Kids in New York’s food deserts continue their education on hydroponics at home
Teens for Food Justice (TFFJ), a nonprofit organization whose mission is to ensure that all New Yorkers have access to fresh, healthy food through youth-led and school-based hydroponics agriculture, helps children living in New York’s food deserts continue to grow nutritious products and engage with food justice content during the pandemic. By transmitting cutting-edge urban farming techniques through a home-based model, TFFJ has engaged more than 450 middle and high school students in hydroponics of fresh produce at home and with the ability to share this food, these practices of growth and this important conversation. with their families in these difficult times.
Through education in hydroponics, nutrition and food justice emphasizing the importance of a healthy food system for all, TFFJ has helped bring fresh produce to communities in New York who need it most since its inception in 2013. During the pandemic and the challenges presented by school closures, it has helped students continue to make the connection between the culture of food and the fight against it. food insecure, even when they are not physically able to be on their school farms.
Building a sustainable movement
“We don’t just provide students with advanced solutions to the lack of fresh and affordable food in desert food communities. We also allow them to connect more with the concepts we teach them through our daily curriculum and our after-school programs, only now in a different context, ”said Katherine Soll, CEO and Founder of TFFJ. Soll added: “We are building the foundations for a sustainable social movement that can help bridge the gaps between low-income and high-income urban communities.”
Using indoor hydroponics systems, TFFJ school farms have galvanized a youth-led movement to end food insecurity within a generation. This innovative urban farming technology allows students aged 12 to 18 to harvest up to 10,000 pounds of fresh produce per year at four New York City Title I public schools. Until schools close due to the pandemic , the products were served daily in school cafeterias, providing fresh and nutritious food to all students on campus. Thanks to the large-scale production of the farms, these products were also distributed free and affordable by students to members of the local community and donated to local pantries.
Following the pandemic closure of schools (and the TFFJ farm) in mid-March 2020, TFFJ shifted its focus to partnering with local producers and began distributing 600 pounds of fresh produce each week to its partner school communities. , thus complementing the take-out food options. primarily available to residents through COVID-19 emergency power programs. Today, TFFJ runs weekly and bi-weekly food distributions to four partner school communities located in Kingsbridge, Bronx, Brownsville, Brooklyn, Far Rockaway, Queens and Lincoln Center / Hell’s Kitchen in Manhattan. In total, this effort has benefited no less than 1,000 New York homes per week.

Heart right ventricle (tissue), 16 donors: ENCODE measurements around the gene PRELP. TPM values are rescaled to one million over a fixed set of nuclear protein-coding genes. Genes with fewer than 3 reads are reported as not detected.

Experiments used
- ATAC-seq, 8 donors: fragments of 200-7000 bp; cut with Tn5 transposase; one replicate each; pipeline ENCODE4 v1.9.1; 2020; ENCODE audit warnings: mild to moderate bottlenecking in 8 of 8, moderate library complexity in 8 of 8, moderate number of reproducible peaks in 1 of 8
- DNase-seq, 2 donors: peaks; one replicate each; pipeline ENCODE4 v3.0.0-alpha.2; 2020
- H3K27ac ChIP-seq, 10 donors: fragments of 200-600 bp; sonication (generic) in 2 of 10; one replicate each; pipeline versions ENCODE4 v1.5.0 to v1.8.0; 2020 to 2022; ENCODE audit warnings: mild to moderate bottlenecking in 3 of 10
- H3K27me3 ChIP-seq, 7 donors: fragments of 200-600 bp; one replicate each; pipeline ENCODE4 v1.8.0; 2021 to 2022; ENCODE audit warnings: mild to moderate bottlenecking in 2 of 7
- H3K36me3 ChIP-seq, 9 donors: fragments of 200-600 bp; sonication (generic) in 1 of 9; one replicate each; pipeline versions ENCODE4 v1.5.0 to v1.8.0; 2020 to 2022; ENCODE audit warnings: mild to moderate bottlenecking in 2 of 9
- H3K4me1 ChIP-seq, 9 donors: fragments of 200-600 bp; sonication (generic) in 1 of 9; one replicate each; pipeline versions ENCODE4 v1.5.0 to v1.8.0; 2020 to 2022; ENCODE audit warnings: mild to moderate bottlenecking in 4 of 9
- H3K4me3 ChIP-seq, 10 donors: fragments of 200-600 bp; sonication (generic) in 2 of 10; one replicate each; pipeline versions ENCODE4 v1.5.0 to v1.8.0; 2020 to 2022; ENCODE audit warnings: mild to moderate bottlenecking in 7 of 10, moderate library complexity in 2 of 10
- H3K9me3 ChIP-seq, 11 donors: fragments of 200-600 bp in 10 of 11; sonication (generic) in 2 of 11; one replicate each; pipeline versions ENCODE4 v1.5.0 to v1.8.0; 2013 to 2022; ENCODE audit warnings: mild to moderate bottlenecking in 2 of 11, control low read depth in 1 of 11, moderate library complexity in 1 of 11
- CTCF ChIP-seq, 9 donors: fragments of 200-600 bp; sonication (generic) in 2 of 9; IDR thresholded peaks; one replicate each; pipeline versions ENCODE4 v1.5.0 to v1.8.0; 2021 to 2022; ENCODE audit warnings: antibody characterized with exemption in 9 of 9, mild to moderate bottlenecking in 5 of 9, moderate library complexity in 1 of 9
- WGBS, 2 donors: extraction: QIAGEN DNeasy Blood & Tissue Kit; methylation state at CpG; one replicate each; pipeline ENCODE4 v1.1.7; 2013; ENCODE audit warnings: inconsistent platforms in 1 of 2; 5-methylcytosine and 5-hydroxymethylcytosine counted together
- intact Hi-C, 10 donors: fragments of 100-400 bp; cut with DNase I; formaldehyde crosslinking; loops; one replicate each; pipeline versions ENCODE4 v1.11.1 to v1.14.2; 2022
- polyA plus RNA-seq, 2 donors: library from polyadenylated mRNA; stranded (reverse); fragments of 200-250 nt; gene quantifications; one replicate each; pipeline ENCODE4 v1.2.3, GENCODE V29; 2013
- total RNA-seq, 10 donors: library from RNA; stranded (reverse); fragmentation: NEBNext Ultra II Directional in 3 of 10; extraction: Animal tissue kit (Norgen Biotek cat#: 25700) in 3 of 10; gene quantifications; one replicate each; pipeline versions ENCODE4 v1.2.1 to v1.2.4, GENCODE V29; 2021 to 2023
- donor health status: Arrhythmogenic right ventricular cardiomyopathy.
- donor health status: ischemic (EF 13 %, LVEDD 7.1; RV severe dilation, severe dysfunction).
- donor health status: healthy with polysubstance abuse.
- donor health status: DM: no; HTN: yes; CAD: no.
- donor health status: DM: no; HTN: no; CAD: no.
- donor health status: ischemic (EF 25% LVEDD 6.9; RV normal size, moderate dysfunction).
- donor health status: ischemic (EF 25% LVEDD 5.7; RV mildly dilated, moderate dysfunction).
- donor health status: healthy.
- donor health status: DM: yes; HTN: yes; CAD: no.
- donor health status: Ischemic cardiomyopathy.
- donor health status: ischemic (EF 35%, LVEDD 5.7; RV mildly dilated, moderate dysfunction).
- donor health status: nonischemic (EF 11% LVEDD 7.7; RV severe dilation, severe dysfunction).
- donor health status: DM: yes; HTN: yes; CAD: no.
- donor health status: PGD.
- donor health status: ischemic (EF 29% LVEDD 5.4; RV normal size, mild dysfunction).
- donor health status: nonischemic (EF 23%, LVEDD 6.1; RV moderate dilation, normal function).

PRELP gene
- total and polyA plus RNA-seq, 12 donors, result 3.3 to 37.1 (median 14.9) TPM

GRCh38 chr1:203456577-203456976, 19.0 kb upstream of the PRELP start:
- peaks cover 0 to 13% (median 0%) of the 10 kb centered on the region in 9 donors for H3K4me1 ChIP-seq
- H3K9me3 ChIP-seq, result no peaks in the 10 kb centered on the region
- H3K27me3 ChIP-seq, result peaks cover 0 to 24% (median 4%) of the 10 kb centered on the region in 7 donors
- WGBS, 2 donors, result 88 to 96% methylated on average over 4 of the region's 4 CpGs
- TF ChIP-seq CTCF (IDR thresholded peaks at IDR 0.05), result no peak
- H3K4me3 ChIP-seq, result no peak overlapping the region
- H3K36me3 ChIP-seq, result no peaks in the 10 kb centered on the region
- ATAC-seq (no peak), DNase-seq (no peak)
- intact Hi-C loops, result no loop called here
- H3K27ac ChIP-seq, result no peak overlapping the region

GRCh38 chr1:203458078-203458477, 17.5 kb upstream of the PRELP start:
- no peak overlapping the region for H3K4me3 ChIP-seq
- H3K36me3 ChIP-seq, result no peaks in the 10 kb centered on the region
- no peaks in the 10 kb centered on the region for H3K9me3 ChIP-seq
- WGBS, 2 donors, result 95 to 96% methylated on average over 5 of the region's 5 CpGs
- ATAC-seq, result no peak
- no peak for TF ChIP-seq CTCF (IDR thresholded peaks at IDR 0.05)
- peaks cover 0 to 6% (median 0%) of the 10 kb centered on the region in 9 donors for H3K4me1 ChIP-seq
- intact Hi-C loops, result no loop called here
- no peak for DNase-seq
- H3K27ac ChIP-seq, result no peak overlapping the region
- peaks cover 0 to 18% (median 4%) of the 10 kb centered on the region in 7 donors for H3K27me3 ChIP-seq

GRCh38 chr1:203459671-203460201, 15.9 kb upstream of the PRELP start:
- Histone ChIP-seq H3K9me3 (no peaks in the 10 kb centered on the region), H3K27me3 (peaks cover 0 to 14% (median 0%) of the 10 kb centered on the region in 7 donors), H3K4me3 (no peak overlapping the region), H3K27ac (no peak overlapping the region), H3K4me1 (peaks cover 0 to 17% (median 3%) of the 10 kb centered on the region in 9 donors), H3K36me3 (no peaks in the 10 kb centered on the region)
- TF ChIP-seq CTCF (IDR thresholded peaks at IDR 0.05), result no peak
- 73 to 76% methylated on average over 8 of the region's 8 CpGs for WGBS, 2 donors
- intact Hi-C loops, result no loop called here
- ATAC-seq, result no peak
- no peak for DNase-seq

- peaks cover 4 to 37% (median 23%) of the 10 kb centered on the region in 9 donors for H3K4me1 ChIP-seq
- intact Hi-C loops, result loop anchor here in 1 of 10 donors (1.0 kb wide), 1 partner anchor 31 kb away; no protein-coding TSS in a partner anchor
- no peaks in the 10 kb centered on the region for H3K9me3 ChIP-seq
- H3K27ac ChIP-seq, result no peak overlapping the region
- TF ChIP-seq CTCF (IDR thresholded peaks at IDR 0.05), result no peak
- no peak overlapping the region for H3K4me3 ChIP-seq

TFFJ has also distributed over 450 home hydroponics kits to its Food Justice Collective and after school students, enabling them to build small hydroponic systems that grow microgreens and lettuce in their homes. This way, students who would otherwise engage with TFFJ’s school hydroponic farms can still receive hands-on learning experience, connect food cultivation with food justice, and share what they learn with their families.
Harvest your meals
“During these times, we were successful in capturing children’s interest in our hands-on cultivation programs. Some teachers have even seen children turn on their cameras for the first time during online home grow kit classes, ”said Matthew Horgan, Head of STEM Programming and School Partnerships for TFFJ. Horgan added that the students have been enthusiastic about growing produce on their windowsills using TFFJ’s simple hydroponic systems and that they plan to incorporate their harvest into their meals.
“The nutrition education we are receiving, especially now, will help people understand the meaning of green vegetables and healthy foods, and why they are better. If we eat healthier and stop eating all that junk food, we will live longer. , and I’m sure everyone in this world would love to have a longer life, ”said Grade 10 Miguel.
The TFFJ model offers young urban farmers a meaningful solution to food insecurity in their communities and helps them transform their relationship with the food they consume, while developing the scientific and technological skills needed in a new green economy. “We are committed to returning farms and school programs to their pre-pandemic capacity as soon as our partner schools are open. The positive impact of this program on students can be life changing, ”comments Soll. “We found that 100 percent of students understand how nutritious foods make a positive difference to their health after completing the program, 95 percent feel a better leader and can advocate for food justice, and 76 percent share what they have learned with. friends and family. “
To access the hydroponic instruction kit, please visit the website https://www.teensforfoodjustice.org/jar-hydroponic-system-kit/.